Movie Review: Let Me In
Prinz Lee wrote this review 5 years and 3 months ago
Sweden’s LET THE RIGHT ONEONE (’08) is a beautifully pieced film in every way imaginable. There wasn’t anything within it that left it open-ended and much less an incomplete feeling. Why HOLLYWOOD would go ahead and green-light a remake – especially so soon – is beyond my comprehension. Every single moment in L.T.R.O.I. entices ones’ desire to seek more. It’s a bittersweet love story that meshed both innocence and evil in a way that blurred the lines and made both acceptable. It was paced slowly, but not so slow that it felt boring. Ultimately, I thought it was about acceptance and about the characters searching for where they could belong, in this case, in the company of each other. Meaning aside, my two particularly favorite scenes are the ones with the cats attacking the woman, and when “Eli” (Lina Leanderson) comes into the house uninvited to answer her friend’s question. Both were very original. I’d suggest this movie for anyone who enjoys vampire films of course, but also for anyone who might be into subtle romances that aren’t awash with sex and other adult-like scenes. This was the sort of romance any aged person could appreciate, but it also had enough gore and action I think to appease the less sentimental audience – a great and unique film all around. Having received many praises from practically every critic out there, generating a solid fan-base for those who thrive on vampires and having stood out in solid form, many were skeptical of anyone daring to try to recreate this film. Yes, it’s true, remakes almost never really work and for someone like Matt Reeves (Cloverfield) to step up to the plate and the legendary Hammer Films high class horror label, who selected this project to give their brand another chance at life remained to be seen.
LET ME IN didn’t really steer away much from the original version. In adapting the film, a few adjustments were made, such as changing the names of the characters to Owen and Abby, and moving the setting from the Stockholm suburb of Blackeberg to a small New Mexico town. Los Alamos County has granted a special request from the film's director and producer to name the town in the movie "Los Alamos, New Mexico.” Having reached their objectives with the American version, everything else seemed like a carbon-copy. Twelve-year old Owen (Kodi Smit-McPhee - THE ROAD) is viciously bullied by his classmates and neglected by his divorcing parents. Achingly lonely, Owen spends his days plotting revenge on his middle school tormentors and his evenings spying on the other inhabitants of his apartment complex. His only friend is his new neighbor Abby (Chloe Moretz - KICK ASS) an eerily self-possessed young girl who lives next door with her silent father (Richard Jenkins – EAT PRAY LOVE). A frail, troubled child about Owens's age, Abby emerges from her heavily curtained apartment only at night and always barefoot, seemingly immune to the bitter winter elements. Recognizing a fellow outcast, Owen opens up to her and before long, the two have formed a unique bond. When a string of grisly murders puts the town on high alert, Abby's father disappears, and the terrified girl is left to fend for herself. Still, she repeatedly rebuffs Owen's efforts to help her and her increasingly bizarre behavior leads the imaginative Owen to suspect she's hiding an unthinkable secret.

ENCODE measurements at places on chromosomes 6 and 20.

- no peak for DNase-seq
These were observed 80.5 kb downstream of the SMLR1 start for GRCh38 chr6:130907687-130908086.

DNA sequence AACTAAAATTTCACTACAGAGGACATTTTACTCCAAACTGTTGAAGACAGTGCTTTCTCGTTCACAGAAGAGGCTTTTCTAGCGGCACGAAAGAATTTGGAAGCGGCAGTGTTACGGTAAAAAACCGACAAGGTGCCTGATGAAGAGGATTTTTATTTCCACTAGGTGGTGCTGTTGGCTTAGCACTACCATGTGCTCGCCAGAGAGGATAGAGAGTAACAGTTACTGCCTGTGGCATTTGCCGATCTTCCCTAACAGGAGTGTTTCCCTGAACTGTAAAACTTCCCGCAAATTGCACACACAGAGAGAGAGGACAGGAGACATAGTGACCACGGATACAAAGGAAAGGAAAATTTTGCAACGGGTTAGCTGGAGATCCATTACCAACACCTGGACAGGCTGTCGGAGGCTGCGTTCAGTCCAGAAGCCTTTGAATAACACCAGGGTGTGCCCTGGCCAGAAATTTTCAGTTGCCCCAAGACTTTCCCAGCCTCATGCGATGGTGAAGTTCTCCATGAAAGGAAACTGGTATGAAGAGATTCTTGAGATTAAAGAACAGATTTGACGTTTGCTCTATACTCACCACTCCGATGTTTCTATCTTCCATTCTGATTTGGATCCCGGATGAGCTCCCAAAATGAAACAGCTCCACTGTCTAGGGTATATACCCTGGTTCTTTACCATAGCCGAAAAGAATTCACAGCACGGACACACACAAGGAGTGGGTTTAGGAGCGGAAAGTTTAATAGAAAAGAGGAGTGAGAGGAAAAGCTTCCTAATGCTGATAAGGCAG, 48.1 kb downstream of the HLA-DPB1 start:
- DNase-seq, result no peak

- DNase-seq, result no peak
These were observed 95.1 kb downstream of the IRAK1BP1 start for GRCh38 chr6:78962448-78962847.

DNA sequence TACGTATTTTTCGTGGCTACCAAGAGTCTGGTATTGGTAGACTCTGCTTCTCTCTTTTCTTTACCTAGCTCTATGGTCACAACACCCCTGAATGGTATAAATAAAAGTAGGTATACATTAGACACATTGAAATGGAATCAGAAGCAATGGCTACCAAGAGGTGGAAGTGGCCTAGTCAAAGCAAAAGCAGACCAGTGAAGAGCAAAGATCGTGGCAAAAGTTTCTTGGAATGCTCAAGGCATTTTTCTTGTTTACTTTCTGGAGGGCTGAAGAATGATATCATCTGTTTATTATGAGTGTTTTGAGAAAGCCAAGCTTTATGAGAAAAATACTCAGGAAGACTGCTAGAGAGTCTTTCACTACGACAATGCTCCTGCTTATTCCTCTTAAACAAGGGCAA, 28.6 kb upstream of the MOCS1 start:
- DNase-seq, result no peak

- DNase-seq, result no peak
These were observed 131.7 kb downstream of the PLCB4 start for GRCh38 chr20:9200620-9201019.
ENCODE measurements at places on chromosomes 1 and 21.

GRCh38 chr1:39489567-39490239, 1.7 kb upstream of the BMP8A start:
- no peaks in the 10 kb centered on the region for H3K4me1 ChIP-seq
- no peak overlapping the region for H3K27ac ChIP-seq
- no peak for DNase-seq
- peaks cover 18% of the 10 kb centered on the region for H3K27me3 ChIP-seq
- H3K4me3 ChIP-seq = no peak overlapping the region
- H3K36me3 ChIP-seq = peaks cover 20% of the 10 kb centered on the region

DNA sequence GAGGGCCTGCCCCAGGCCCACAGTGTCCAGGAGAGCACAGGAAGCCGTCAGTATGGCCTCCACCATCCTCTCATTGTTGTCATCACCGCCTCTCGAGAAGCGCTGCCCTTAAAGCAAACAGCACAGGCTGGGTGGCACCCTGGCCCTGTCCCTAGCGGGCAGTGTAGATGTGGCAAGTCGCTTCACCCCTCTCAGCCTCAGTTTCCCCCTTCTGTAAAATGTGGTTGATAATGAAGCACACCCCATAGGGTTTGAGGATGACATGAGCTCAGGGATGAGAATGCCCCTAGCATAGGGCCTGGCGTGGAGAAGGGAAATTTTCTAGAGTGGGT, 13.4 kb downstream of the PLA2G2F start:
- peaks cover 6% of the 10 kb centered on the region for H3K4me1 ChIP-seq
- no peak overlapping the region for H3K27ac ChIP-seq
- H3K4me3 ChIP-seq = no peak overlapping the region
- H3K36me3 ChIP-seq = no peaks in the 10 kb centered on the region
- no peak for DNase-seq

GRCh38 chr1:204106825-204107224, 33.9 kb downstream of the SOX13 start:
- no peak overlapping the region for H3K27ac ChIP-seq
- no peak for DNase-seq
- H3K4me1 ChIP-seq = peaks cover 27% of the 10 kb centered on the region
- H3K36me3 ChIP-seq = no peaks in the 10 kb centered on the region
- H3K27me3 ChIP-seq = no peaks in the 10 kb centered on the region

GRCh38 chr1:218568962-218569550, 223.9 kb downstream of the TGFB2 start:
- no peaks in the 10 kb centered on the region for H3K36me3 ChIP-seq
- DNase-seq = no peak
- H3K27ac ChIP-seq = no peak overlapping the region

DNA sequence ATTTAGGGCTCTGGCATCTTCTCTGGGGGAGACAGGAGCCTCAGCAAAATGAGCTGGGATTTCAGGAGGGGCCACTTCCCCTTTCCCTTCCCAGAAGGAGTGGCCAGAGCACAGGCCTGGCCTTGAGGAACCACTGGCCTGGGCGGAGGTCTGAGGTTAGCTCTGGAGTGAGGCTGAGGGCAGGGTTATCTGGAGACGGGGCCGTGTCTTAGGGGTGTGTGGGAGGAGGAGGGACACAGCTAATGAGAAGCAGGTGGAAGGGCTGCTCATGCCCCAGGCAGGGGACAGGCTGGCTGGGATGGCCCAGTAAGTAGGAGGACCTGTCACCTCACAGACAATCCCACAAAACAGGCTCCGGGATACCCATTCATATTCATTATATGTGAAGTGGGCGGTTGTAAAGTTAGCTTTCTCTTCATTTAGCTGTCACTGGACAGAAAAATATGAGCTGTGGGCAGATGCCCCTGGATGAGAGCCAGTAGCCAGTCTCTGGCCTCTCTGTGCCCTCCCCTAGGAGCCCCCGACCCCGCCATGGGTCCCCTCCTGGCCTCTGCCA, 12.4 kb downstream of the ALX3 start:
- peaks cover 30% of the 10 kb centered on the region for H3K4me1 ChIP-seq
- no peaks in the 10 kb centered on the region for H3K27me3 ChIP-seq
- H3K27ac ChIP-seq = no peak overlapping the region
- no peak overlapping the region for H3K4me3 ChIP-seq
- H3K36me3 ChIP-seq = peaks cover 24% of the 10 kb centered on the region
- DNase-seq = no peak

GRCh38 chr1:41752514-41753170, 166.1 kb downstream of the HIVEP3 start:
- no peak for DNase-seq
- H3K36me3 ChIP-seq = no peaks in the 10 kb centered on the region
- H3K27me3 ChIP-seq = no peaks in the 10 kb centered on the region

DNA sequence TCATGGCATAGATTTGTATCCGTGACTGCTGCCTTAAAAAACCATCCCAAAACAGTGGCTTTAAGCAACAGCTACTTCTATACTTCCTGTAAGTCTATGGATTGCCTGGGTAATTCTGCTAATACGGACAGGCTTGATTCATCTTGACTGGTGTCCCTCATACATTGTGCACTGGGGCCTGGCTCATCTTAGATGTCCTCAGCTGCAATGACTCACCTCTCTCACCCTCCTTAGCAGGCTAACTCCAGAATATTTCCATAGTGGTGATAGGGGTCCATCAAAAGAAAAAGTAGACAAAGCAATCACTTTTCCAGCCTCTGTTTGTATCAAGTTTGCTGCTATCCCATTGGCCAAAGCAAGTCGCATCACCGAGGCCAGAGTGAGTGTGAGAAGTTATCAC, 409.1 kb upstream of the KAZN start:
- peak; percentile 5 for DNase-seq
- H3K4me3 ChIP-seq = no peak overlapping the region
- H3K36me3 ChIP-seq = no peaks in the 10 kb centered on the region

I guess I stand corrected. Unless I was imagining things, I guess remakes can work. Like everything else in life, odds are both against/for it and no matter how high or low they are, sometimes it hits. Films as a whole are a shot in the dark – especially among remakes, but I have to say that I was pleasantly surprised with LET ME IN. It felt different in the sense of what I had endured as well as engraved with the Swedish version, but overall, it wasn’t anything that drastic in difference. I actually left the screening quite satisfied. I guess the verdict is in on my end and I truly recommend it. I normally bash remakes due to pretty much everything it presents, but my hat’s off to Matt Reeves. I can dare say LET ME IN is one of the best horror films to come out of HOLLYWOOD in a long time. More sophisticated than the genre norm, it’s also a departure for Reeves, who forgoes the frantic antics of CLOVERFIELD for the stately cold winter’s night atmospherics that defined the Swedish original. While carefully preserving the bones of the story and matching his predecessor’s highly accomplished filmmaking, Reeves puts a personal spin on the material with creepy-clever use of distinctly American pop songs, video games, politics and even the [Now and Later] candy jingle. He also found just the right cast—from Smit-McPhee’s heartbreaking Owen and Moretz’s deceptively angelic Abby, to the spot-on secondary turns from a world-weary Jenkins and Elias Koteas as a detective investigating the murders. The film its share of gory deaths and sudden scares, but it’s more interested in presenting images and ideas unsettling enough to haunt your dreams. No matter how many times this eerie and romantic horror fairy tale is told, it’s sure to remain a true original.